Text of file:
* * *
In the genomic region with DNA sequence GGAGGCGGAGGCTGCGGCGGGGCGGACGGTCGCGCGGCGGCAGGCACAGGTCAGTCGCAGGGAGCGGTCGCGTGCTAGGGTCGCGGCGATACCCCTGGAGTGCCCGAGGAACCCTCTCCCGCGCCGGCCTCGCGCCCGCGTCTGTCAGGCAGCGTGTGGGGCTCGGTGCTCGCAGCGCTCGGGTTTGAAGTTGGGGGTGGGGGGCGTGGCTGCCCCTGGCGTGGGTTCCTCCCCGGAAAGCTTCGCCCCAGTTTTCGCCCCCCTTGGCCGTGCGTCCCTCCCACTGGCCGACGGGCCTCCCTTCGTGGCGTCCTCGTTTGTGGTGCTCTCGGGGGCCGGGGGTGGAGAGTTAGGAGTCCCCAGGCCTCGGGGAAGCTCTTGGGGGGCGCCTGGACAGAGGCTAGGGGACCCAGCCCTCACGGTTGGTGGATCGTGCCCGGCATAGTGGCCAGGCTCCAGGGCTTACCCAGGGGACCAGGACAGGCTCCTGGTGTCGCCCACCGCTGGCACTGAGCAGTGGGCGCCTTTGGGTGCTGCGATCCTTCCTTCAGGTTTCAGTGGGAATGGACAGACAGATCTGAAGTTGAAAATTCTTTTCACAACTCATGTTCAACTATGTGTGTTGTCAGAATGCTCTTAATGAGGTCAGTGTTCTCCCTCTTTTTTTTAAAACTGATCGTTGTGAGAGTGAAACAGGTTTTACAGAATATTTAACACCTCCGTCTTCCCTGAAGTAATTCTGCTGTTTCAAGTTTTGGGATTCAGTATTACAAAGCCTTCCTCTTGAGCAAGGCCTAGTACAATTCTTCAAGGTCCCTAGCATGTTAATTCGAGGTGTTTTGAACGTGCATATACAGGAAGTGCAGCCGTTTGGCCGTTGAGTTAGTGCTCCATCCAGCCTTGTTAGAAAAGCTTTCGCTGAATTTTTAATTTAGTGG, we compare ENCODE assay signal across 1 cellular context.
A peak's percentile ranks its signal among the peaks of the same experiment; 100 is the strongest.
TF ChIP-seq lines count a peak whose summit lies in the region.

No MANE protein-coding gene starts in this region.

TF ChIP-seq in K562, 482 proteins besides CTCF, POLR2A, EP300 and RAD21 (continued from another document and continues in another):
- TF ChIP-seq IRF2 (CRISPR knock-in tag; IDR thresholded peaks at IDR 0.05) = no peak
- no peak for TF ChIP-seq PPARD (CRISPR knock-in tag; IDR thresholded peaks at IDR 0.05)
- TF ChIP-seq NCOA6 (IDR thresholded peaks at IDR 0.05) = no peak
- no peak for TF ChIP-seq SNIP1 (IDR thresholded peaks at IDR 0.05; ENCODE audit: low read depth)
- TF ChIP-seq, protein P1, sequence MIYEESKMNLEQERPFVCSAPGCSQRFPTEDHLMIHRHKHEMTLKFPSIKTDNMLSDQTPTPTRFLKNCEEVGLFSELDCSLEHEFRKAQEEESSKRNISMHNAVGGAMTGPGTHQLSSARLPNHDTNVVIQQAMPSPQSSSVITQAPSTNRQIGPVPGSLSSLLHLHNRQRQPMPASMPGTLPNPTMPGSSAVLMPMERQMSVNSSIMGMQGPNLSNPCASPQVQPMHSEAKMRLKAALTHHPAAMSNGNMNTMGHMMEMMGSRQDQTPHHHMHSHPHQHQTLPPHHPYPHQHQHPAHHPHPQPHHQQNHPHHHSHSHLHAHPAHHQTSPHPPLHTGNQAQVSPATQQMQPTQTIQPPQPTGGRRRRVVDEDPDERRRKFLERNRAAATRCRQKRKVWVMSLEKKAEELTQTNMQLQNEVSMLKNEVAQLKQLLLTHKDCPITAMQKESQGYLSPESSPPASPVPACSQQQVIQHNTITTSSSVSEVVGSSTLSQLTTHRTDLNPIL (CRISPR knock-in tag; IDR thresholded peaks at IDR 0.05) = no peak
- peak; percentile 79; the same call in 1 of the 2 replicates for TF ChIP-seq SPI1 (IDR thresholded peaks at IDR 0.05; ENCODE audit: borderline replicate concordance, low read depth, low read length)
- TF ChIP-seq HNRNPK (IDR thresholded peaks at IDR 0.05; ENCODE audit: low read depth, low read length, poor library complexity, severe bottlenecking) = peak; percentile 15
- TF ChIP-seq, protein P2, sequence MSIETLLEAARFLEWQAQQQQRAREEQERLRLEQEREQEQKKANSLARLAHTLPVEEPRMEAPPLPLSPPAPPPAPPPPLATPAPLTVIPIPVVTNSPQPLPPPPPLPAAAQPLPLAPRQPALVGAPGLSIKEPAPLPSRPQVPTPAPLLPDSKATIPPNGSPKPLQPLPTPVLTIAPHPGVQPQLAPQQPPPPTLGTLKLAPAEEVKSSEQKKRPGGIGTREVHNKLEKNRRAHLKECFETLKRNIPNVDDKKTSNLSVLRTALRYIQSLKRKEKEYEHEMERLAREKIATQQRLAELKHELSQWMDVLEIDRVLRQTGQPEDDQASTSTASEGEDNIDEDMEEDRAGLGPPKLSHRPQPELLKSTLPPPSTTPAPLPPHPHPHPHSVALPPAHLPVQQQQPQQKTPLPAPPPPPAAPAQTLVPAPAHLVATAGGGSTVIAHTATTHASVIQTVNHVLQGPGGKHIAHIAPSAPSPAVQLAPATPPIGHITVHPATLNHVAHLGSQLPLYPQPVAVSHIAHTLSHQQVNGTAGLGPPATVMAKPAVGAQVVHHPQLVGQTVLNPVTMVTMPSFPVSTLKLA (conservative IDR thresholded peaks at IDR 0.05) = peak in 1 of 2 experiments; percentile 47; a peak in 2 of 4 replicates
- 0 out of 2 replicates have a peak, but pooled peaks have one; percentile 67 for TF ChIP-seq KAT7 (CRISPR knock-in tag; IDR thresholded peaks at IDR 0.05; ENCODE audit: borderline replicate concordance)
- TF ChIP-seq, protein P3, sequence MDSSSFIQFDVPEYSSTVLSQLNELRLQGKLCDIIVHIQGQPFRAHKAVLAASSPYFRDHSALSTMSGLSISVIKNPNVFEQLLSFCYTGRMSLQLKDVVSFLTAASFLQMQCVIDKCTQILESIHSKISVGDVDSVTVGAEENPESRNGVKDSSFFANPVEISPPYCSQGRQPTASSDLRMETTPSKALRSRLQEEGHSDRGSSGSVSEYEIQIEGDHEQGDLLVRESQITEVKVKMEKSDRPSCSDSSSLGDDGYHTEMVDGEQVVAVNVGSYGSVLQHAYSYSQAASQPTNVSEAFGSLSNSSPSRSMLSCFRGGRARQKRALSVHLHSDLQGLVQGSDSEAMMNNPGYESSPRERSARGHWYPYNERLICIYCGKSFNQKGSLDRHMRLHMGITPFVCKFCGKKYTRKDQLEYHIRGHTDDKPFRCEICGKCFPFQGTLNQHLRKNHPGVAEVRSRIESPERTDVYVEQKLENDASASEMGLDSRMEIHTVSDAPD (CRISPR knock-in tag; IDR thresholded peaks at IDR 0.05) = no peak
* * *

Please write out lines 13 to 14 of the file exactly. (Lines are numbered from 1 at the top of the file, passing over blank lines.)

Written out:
- TF ChIP-seq, protein P2, sequence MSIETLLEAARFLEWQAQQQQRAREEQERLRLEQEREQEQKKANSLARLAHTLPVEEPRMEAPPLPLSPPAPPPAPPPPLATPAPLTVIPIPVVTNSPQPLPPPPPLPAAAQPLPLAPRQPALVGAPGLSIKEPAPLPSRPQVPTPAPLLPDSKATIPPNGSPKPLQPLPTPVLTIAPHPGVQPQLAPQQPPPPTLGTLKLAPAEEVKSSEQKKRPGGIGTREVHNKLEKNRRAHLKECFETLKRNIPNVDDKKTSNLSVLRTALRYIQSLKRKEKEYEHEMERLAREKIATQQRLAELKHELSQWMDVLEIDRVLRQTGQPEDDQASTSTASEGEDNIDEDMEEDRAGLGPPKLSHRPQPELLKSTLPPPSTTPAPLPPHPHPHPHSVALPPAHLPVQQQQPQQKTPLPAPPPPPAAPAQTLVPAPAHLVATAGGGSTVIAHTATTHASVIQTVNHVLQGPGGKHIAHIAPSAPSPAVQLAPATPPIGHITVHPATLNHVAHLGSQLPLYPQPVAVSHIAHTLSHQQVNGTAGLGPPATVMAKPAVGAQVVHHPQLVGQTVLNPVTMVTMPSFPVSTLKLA (conservative IDR thresholded peaks at IDR 0.05) = peak in 1 of 2 experiments; percentile 47; a peak in 2 of 4 replicates
- 0 out of 2 replicates have a peak, but pooled peaks have one; percentile 67 for TF ChIP-seq KAT7 (CRISPR knock-in tag; IDR thresholded peaks at IDR 0.05; ENCODE audit: borderline replicate concordance)